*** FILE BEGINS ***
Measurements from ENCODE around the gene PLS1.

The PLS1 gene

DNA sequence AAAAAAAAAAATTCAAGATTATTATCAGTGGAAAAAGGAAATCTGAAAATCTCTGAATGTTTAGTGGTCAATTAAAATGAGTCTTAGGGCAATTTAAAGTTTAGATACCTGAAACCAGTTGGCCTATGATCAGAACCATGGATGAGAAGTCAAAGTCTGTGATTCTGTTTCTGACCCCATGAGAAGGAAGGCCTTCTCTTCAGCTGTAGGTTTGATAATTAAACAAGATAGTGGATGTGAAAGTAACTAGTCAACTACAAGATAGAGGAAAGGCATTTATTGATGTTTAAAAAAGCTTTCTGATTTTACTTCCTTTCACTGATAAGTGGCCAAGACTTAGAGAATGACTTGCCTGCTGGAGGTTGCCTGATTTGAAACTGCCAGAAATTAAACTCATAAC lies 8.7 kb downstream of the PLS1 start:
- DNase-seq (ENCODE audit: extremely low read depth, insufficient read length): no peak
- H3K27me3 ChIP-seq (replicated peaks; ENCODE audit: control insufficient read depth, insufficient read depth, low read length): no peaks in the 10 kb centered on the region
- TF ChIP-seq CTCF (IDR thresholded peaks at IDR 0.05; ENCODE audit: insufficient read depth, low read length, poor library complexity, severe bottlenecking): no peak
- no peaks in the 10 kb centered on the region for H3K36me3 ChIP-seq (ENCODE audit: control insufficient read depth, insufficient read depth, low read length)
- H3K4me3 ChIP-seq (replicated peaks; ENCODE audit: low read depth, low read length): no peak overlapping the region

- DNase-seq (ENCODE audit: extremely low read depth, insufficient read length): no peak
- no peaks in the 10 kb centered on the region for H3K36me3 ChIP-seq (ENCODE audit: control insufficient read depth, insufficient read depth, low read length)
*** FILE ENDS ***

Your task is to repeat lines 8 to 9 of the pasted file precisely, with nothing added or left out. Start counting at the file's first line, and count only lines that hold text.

- H3K4me3 ChIP-seq (replicated peaks; ENCODE audit: low read depth, low read length): no peak overlapping the region

- DNase-seq (ENCODE audit: extremely low read depth, insufficient read length): no peak